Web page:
The Jose K Mani faction in Kerala Congress (M) will join the governing Left Democratic Front (LDF), ending its 38-year-long ties with the United Democratic Front (UDF). The other faction is led by PJ Joseph and both the factions have been claiming to be the real KC (M).

Holding a press conference at the party headquarters in Kottayam on Wednesday, Jose Mani said KC (M) has decided to work jointly with LDF based on its policies. “We will work jointly for the farmers... Only LDF can defeat the communal forces and preserve secularism... The party steering committee has decided to initiate discussions regarding this,” he said.

Jose claimed that the party decision would determine the future politics in Kerala. “We haven’t talked to LDF regarding the sharing of seats. We announced our political stand. We will wait for the LDF response and talks will begin after they respond,” he said. Jose announced that he would quit the Rajya Sabha membership in keeping with ethical values, both political and individual. However, he ruled out Thomas Chazhikadan quitting as Kottayam MP.


Lok Sabha elections


June 5, 2024: The Times of India

The seats won by and the vote share of the various parties in the Lok Sabha elections of 2019 and 2024 in Kerala
From: June 5, 2024: The Times of India

Kochi: UDF won 18 out of 20 seats in Kerala, almost mirroring its 19-1 sweep in 2019, but the jubilation was overshadowed by nothing short of a historic BJP win in Thrissur, a prestigious constituency with almost 50% minority votes and where the three-cornered contest was supposed to underline that, try as they might, the saffron party’s polarising politics had no place in this ‘progressive’ state.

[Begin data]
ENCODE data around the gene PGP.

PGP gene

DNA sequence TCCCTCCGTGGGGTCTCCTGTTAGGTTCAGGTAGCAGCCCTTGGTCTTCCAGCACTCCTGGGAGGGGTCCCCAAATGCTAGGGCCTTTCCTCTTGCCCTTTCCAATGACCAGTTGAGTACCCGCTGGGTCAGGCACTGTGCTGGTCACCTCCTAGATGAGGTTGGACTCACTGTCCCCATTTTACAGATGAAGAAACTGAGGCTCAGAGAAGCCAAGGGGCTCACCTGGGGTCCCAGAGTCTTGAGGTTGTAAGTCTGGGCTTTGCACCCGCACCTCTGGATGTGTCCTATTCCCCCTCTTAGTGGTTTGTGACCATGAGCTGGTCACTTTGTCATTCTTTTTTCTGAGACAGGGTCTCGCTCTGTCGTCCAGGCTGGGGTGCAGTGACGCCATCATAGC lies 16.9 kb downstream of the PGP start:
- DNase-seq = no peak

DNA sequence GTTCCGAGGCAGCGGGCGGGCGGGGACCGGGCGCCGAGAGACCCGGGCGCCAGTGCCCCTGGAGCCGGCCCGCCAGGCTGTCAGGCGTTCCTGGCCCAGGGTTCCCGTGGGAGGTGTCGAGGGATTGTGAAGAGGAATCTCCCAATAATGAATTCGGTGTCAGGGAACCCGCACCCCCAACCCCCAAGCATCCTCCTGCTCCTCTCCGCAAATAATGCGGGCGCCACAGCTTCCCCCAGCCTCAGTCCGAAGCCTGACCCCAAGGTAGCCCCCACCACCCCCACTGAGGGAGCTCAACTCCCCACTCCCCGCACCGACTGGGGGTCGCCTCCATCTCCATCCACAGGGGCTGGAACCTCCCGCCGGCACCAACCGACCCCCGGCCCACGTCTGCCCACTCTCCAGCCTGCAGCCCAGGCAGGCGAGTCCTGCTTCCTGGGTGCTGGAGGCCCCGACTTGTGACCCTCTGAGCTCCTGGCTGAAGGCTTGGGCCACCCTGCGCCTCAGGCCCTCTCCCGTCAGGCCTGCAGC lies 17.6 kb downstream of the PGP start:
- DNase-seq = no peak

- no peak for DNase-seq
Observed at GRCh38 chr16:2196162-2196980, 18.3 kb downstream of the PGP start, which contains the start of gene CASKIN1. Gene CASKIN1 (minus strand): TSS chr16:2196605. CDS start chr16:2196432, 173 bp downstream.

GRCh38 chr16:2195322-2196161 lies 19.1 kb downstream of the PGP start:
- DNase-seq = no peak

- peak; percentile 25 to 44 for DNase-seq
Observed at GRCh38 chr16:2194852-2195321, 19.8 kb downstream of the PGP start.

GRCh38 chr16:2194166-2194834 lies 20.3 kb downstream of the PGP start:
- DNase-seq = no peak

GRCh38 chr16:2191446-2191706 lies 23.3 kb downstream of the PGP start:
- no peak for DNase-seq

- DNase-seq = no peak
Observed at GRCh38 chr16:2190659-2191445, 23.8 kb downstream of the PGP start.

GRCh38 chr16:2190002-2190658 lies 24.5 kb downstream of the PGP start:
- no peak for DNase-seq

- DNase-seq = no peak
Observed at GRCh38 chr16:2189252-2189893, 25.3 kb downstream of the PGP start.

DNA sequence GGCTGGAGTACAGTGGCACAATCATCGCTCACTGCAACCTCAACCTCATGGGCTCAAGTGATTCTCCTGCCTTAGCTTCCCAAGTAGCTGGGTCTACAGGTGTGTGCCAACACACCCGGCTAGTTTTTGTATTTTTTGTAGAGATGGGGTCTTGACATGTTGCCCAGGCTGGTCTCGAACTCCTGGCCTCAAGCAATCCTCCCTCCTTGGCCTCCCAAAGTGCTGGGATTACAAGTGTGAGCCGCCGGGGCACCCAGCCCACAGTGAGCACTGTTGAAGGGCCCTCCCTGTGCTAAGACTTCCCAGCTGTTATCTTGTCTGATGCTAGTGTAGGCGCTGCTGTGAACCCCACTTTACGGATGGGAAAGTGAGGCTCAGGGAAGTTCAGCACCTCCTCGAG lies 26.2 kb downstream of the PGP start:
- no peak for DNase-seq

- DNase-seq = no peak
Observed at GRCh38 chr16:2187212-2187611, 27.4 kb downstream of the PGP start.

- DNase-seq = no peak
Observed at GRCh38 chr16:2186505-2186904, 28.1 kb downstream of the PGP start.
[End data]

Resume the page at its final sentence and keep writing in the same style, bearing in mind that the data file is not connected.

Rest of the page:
The UDF won by an above-1 lakh margin in 11 of 18 constituencies, including in Wayanad where Rahul Gandhi trumped his nearest rival Annie Raja of CPI by 3,64,422 votes. UDF’s second-biggest partner Muslim League retained its stranglehold on its fiefs Malappuram and Ponnani—winning by margins of 2,98,303 and 2,34,778 votes, respectively—amidst speculation that LDF was making substantial inroads among Malabar Muslims. In Thiruvananthapuram, three-time Congress MP Shashi Tharoor survived an early scare by finally defeating his nearest rival Rajeev Chandrasekhar of BJP by 15,000 votes, a steep fall from his handsome 90,000 plus margin in 2019.

The LDF, in contrast, barely saved face with a win at the Alathur reserved seat where KRadhakrishnan, a minister in the Pinarayi cabinet, won by 19,587 votes and came excruciatingly close at Attingal, its candidate losing by just 1,708 votes. Alathur, interestingly, also saw the largest number of NOTA votes in the state at 12,033. The LDF’s Lok Sabha campaign, led by the chief minister from the front, had banked on an aggressive strategy to cast itself as the sole protector of minorities and champion of secularism but failed miserably.

The bulk of Muslim and Christian votes appeared to have gone UDF’s way.
 BJP-led NDA had put up a stiff fight in all 20 constituencies this time and had expected to come a close second in Thiruvananthapuram and Thrissur. In the event, actorturned politician Suresh Gopi’s triumph in Thrissur by a margin of 74,686 votes was as surprising as sensational.

Surprising, because he was ranged against two formidable candidates, while 39% of the electorate in the constituency comprises minority votes—16% Christian and 23% Muslim votes. BJP had pursued an aggressive statewide strategy of seeking Christian support and it appears to have paid dividends, especially among its more affluent sections in Thrissur.